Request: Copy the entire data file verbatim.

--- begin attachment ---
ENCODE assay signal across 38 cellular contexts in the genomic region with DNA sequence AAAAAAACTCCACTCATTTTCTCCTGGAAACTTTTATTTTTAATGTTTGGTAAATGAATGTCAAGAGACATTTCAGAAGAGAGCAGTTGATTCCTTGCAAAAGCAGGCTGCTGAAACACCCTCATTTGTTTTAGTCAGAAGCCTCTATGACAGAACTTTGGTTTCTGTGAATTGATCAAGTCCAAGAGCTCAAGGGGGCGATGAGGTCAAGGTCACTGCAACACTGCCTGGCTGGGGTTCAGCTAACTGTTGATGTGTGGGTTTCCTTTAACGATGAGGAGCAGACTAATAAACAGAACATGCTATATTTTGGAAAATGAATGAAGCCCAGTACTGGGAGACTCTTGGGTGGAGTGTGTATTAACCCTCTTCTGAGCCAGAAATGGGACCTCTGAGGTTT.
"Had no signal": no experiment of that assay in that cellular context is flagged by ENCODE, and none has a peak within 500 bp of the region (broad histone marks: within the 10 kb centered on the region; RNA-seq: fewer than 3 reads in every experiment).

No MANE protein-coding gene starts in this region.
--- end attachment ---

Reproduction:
ENCODE assay signal across 38 cellular contexts in the genomic region with DNA sequence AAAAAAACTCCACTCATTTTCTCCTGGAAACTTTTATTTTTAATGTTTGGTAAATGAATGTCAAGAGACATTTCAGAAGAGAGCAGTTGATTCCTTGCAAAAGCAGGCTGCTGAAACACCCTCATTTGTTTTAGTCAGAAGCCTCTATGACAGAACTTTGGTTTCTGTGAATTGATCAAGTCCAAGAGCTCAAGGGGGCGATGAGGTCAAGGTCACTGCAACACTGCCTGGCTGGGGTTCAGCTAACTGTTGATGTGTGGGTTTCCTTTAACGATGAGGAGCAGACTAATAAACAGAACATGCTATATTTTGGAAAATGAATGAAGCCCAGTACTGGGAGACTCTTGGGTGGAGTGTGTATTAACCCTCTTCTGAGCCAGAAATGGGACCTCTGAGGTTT.
"Had no signal": no experiment of that assay in that cellular context is flagged by ENCODE, and none has a peak within 500 bp of the region (broad histone marks: within the 10 kb centered on the region; RNA-seq: fewer than 3 reads in every experiment).

No MANE protein-coding gene starts in this region.